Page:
By Brian Barker and Nicky Beer
Jake Adam York — poet, professor, editor, critic and associate professor in the Department of English at the University of Colorado Denver — died Dec. 16, 2012. While the exact cause is unknown, it’s likely that he suffered a stroke or aneurysm. He was 40.
He held graduate degrees from Cornell University (MA, MFA, and Ph.D.) and a bachelor’s degree from Auburn University. After arriving at CU Denver in 2000, he founded the university’s creative writing program, as well as the university’s national literary journal Copper Nickel. He expressed the generosity of his spirit in many ways, including the great joy and pride he took in his work as a literary editor. He regarded the cultivation, publication and celebration of the work of writers he admired to be a profound responsibility, and many times remarked how much this work defined him as a person. He passed this sense of dedication to the written word along to countless students over the years. Such students could always be found in his office, receiving encouragement, advice, gentle teasing and innumerable reading recommendations from his encyclopedic memory. Once, when a student asked him for the definition of poetry, he responded with one word: “Yes.” It is that spirit of affirmation that encapsulates who York was as a teacher and a writer.
York also was a deeply conscientious citizen of the university. He worked tirelessly on committees at the departmental, college and university level, and served as a valuable mentor to numerous junior faculty. He brought a galvanizing energy to the Department of English, and viewed its commitment to language and literature as a serious ethical obligation to the university community and the world at large.
He was the author of three books of poetry — “Murder Ballads” (2005), “A Murmuration of Starlings” (2008) and “Persons Unknown” (2010) — and a book of criticism, “The Architecture of Address” (2005). His poems appeared in some of the nation’s most prestigious literary journals, including The Southern Review, The Kenyon Review, Pleiades, New England Review and Blackbird. His poetry engaged in an ongoing and ambitious project of elegizing the martyrs of the Civil Rights movement. In doing so, his work became a vanguard for 21st century poets interested in combining research and creativity, in balancing documentation and the imagination. He accepted the burden of history in his work and wrote with unflinching passion, courage and moral complexity about life in the South. He was widely regarded as one of the best poets of his generation.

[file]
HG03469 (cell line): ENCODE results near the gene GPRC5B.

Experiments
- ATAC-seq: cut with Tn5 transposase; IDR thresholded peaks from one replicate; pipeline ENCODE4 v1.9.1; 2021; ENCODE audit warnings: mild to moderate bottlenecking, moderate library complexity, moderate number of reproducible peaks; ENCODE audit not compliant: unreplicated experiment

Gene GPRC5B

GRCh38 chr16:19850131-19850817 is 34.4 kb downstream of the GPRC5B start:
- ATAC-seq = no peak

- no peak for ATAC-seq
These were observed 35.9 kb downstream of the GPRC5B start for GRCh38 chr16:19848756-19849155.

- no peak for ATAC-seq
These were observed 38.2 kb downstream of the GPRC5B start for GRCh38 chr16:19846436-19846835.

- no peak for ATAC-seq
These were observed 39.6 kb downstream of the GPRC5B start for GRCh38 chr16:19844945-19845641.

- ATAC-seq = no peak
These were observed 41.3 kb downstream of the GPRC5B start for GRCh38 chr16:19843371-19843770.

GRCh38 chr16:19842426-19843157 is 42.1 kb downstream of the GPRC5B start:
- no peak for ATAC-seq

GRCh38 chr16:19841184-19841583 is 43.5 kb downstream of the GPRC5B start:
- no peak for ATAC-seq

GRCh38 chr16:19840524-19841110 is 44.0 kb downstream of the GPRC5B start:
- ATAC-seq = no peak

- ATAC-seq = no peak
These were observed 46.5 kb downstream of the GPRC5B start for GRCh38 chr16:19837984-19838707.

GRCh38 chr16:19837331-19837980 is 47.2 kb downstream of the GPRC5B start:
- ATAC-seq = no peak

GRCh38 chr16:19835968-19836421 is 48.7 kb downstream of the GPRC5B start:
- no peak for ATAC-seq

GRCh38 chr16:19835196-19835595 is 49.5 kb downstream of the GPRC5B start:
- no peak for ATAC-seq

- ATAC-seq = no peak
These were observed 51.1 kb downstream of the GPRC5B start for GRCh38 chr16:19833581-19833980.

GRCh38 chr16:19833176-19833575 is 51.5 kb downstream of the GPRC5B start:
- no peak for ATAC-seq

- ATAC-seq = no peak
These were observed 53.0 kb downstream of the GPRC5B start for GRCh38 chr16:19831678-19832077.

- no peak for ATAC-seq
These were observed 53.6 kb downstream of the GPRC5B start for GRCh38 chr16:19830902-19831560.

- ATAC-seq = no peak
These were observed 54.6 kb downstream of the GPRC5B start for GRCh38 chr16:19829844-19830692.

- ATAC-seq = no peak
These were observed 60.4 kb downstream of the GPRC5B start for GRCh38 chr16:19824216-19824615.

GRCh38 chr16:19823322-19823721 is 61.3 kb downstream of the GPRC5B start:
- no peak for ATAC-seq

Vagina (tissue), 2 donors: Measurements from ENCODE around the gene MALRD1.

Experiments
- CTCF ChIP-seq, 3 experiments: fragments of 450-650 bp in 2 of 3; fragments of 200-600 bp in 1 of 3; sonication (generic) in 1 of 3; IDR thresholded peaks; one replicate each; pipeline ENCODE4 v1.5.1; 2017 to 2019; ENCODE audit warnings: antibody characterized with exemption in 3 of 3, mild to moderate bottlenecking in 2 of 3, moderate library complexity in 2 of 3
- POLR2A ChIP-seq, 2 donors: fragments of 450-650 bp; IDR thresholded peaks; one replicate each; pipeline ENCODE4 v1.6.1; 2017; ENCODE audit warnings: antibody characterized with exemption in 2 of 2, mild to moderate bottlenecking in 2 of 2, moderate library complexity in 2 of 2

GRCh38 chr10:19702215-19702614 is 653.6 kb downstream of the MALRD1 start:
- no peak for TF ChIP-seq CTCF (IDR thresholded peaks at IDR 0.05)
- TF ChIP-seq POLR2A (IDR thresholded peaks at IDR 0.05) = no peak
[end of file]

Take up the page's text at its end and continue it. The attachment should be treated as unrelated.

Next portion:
His list of honors and accolades is long. He was the recipient of the 2009 Colorado Book Award and the Third Coast poetry prize. He was Poet in Residence at the University of Mississippi in 2009, served as the Thomas Visiting Professor in Creative Writing at Kenyon College in 2011, and was chosen by the Mellon Foundation to participate in the James Weldon Johnson Institute for Advanced Study at Emory University during the 2011-2012 academic year. Most recently, in November, he was awarded a prestigious fellowship from National Endowment of the Arts.
He was an aficionado of barbecue and bourbon, as well as jazz, typography, game shows and the history of the book. In the popular Mixed Taste lecture series at the Museum of Contemporary Art in Denver, he spoke on such diverse topics as the sonnet, the sazerac and the birth of the cocktail, Leadbelly, Walt Whitman, and Cajun food. He always wore his erudition lightly and with a smile; he was the best representation of a modern intellectual, embracing knowledge as a means of connection with his fellow human beings.
York is mourned by his wife, parents, brother, extended family, colleagues, friends, fellow writers, and students. May his spirit live on in their hearts and in the body of his words.
The English Department in the CU Denver College of Liberal Arts and Sciences will host a memorial from 3 p.m. to 5 p.m. Jan. 30 at St. Cajetan’s on campus. All who knew Jake are invited to attend.